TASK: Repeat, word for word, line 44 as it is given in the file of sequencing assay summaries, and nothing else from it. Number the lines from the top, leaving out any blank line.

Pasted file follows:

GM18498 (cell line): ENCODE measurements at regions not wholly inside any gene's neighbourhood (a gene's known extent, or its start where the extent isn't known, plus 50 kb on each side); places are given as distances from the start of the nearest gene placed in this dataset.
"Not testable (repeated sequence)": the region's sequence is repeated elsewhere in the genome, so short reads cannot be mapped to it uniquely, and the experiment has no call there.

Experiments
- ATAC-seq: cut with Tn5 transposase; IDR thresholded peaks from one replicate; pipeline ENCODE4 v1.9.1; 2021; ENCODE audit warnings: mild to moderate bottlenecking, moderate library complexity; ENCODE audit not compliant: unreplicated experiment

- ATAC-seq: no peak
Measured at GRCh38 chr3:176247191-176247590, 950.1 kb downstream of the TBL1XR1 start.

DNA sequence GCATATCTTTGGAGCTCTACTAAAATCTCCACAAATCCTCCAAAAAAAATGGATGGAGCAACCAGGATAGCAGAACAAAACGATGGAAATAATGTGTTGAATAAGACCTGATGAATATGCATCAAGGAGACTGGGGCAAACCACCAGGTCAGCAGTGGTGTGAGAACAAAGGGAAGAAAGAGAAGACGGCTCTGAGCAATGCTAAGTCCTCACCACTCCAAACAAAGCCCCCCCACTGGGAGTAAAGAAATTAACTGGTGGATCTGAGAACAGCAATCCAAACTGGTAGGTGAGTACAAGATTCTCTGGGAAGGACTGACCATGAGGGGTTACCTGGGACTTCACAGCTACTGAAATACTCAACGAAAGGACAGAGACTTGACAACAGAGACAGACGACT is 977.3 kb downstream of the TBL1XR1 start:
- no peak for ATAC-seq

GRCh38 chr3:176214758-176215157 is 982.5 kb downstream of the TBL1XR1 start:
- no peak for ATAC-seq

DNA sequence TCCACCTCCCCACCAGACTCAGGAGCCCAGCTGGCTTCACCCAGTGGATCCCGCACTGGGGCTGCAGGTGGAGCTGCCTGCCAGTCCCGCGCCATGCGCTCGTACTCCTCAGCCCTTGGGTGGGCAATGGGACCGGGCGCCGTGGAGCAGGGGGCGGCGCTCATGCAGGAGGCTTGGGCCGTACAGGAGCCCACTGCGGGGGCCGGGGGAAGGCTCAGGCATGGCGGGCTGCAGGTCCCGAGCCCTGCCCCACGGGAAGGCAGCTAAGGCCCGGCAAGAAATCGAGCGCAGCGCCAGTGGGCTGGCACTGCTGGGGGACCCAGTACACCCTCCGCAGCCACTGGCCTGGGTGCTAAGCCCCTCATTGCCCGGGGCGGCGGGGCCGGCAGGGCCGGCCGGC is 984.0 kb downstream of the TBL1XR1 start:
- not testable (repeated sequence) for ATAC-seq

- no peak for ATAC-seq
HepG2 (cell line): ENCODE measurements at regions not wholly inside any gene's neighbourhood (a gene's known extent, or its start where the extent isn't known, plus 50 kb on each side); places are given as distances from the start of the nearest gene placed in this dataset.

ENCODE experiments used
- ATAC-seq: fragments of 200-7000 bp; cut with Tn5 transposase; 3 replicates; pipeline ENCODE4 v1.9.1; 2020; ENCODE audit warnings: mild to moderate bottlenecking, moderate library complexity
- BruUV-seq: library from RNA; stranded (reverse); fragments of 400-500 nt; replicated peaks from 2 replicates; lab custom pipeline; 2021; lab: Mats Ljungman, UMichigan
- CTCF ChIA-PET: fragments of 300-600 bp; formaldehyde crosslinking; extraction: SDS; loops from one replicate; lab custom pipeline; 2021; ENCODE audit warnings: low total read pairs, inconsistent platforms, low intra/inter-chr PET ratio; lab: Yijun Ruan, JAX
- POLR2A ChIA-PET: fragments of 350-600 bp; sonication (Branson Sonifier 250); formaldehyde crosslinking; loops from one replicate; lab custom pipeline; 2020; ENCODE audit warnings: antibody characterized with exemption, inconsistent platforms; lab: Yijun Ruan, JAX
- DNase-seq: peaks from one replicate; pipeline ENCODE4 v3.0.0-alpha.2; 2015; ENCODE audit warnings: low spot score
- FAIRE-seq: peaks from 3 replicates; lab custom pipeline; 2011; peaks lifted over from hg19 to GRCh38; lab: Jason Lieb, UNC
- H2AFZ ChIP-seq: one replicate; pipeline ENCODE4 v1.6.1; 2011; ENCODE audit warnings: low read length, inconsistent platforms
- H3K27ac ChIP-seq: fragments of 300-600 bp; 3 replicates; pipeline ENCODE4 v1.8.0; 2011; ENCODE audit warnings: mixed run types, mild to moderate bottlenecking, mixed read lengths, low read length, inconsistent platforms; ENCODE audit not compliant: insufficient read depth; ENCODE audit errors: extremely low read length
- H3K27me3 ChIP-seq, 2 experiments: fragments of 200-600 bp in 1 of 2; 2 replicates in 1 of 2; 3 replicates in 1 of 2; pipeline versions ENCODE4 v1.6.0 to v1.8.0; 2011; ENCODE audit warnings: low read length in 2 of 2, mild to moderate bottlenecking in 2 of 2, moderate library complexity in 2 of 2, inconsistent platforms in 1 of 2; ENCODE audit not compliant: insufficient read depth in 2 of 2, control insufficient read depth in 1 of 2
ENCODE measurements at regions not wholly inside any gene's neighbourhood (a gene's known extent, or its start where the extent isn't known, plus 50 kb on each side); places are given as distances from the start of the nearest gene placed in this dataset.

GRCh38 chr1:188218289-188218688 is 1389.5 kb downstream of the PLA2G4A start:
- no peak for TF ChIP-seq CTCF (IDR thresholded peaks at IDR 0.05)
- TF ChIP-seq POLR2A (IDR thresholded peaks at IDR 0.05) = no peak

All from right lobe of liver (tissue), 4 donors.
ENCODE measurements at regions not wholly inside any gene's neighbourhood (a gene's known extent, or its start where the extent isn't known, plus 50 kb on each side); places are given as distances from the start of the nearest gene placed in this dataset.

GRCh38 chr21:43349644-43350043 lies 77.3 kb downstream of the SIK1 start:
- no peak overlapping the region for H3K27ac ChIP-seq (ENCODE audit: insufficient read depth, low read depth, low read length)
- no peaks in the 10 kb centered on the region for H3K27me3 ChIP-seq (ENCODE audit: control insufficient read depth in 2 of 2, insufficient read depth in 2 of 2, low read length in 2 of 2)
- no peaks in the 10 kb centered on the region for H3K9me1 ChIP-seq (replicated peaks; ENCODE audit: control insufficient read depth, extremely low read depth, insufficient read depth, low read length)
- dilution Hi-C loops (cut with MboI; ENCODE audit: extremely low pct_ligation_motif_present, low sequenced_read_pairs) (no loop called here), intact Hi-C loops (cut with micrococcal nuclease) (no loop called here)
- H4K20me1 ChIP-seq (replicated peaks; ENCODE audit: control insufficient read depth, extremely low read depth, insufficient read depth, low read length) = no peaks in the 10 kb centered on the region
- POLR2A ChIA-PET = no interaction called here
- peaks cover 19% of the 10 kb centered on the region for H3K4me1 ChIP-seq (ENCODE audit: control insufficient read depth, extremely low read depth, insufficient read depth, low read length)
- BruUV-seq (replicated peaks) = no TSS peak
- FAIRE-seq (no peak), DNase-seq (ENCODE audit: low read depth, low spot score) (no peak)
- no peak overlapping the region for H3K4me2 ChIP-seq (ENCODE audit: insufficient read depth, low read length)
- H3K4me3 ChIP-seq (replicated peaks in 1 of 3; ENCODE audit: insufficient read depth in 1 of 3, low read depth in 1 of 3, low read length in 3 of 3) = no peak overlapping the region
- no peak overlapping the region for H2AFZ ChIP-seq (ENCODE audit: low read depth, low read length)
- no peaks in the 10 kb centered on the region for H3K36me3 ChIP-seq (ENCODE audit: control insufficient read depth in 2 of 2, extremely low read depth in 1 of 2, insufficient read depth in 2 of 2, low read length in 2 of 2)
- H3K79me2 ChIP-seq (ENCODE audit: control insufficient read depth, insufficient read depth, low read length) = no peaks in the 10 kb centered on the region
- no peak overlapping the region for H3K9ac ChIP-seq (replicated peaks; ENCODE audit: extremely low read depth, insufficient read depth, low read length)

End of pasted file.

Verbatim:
- no peaks in the 10 kb centered on the region for H3K36me3 ChIP-seq (ENCODE audit: control insufficient read depth in 2 of 2, extremely low read depth in 1 of 2, insufficient read depth in 2 of 2, low read length in 2 of 2)